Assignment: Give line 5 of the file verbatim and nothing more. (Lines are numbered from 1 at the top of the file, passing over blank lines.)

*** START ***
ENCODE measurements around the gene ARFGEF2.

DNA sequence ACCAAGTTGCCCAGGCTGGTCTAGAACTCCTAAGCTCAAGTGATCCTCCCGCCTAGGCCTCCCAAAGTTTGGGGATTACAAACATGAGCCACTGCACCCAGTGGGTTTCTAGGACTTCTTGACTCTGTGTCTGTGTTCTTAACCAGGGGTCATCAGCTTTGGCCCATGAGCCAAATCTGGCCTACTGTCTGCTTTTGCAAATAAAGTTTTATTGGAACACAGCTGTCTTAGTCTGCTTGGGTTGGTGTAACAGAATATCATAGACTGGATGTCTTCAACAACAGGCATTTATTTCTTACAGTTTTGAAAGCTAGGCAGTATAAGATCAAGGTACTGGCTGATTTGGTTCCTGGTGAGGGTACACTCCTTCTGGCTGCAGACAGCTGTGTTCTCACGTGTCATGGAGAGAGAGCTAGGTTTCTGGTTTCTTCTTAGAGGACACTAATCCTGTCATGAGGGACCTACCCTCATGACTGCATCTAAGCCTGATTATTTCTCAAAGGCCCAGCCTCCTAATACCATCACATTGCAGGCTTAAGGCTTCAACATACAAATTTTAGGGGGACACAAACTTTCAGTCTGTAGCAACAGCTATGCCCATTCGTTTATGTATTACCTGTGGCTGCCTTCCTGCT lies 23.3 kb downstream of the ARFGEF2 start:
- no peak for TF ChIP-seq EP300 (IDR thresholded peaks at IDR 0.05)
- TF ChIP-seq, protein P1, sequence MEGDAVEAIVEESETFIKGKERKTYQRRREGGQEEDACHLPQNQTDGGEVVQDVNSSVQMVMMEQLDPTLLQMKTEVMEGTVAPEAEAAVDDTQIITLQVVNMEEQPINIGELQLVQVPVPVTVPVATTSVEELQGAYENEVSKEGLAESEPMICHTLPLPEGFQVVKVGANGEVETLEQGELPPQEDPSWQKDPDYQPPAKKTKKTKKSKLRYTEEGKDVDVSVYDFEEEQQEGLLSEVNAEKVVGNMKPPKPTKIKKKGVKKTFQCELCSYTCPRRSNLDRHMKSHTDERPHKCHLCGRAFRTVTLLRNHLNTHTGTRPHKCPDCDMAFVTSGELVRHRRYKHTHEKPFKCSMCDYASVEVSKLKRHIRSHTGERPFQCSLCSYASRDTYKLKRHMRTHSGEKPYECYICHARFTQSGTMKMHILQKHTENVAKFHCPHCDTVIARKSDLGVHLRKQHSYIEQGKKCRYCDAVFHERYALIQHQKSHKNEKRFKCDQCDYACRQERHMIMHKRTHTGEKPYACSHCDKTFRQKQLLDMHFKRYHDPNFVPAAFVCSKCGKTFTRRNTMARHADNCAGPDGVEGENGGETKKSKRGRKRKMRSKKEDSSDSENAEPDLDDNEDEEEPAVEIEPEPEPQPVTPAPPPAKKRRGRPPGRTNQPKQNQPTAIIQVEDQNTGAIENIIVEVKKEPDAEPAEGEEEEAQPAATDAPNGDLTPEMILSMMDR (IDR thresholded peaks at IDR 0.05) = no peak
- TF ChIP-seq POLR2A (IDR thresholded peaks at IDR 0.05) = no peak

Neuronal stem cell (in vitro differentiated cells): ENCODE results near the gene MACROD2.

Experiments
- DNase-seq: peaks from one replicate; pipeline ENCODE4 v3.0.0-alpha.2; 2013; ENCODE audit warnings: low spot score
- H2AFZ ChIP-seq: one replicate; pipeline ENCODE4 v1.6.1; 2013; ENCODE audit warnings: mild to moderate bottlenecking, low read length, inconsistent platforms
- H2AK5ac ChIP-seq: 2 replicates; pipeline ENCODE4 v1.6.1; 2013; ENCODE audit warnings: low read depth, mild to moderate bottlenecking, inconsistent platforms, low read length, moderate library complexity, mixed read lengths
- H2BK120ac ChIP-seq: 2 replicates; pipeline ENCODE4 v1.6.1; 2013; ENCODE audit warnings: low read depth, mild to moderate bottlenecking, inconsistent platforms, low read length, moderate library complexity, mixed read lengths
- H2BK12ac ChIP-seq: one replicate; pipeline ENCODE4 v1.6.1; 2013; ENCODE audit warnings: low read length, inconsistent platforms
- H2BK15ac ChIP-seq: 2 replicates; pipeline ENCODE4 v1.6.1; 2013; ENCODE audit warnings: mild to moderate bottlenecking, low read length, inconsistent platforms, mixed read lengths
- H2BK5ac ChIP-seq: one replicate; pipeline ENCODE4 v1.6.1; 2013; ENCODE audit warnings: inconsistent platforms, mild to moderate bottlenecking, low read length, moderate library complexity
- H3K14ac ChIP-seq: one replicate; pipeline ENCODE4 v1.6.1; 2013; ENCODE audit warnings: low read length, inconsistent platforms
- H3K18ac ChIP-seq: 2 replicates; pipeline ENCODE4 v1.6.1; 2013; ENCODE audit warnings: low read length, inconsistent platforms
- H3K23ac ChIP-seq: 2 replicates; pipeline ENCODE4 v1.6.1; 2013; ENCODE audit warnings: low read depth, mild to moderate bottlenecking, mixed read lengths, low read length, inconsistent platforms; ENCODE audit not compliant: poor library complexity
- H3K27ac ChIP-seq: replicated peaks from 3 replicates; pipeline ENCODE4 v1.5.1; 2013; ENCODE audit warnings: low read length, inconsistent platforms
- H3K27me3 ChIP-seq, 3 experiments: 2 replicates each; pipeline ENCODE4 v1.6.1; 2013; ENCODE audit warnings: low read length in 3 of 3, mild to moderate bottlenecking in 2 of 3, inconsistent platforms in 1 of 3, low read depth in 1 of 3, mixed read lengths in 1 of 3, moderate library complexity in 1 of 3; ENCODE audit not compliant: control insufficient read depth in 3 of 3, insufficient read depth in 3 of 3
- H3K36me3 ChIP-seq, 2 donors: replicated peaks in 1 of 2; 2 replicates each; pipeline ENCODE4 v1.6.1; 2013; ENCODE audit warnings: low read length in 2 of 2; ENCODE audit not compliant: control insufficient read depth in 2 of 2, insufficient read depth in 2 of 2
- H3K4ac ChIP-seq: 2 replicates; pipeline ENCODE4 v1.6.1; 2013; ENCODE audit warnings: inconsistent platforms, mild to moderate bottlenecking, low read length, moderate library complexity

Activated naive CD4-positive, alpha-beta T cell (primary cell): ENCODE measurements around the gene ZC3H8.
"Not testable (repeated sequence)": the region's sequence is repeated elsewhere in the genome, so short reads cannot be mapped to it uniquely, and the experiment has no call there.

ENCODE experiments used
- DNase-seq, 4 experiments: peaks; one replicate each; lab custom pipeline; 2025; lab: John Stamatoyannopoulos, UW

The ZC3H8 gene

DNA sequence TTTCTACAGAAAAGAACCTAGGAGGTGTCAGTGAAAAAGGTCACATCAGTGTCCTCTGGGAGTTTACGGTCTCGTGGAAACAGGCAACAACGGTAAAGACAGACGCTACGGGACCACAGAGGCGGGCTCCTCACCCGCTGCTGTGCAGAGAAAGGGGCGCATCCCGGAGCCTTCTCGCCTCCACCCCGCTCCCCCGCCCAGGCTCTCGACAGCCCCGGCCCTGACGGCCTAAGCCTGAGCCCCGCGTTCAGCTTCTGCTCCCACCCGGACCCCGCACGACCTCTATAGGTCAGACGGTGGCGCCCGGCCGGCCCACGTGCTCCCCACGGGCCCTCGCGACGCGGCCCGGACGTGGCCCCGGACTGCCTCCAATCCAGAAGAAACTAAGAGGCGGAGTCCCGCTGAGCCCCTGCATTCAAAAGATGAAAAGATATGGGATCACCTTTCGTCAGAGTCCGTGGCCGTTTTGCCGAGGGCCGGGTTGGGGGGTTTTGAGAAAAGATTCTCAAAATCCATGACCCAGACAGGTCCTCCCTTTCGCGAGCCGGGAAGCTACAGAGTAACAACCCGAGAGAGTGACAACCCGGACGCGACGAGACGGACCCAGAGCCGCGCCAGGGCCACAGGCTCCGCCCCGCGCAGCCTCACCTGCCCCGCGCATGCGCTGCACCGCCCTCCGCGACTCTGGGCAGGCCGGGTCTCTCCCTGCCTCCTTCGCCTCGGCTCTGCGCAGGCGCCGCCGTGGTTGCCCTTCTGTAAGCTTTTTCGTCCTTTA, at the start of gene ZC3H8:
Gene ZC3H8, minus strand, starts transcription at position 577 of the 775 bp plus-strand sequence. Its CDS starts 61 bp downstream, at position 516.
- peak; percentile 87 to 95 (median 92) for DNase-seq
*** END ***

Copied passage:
- TF ChIP-seq POLR2A (IDR thresholded peaks at IDR 0.05) = no peak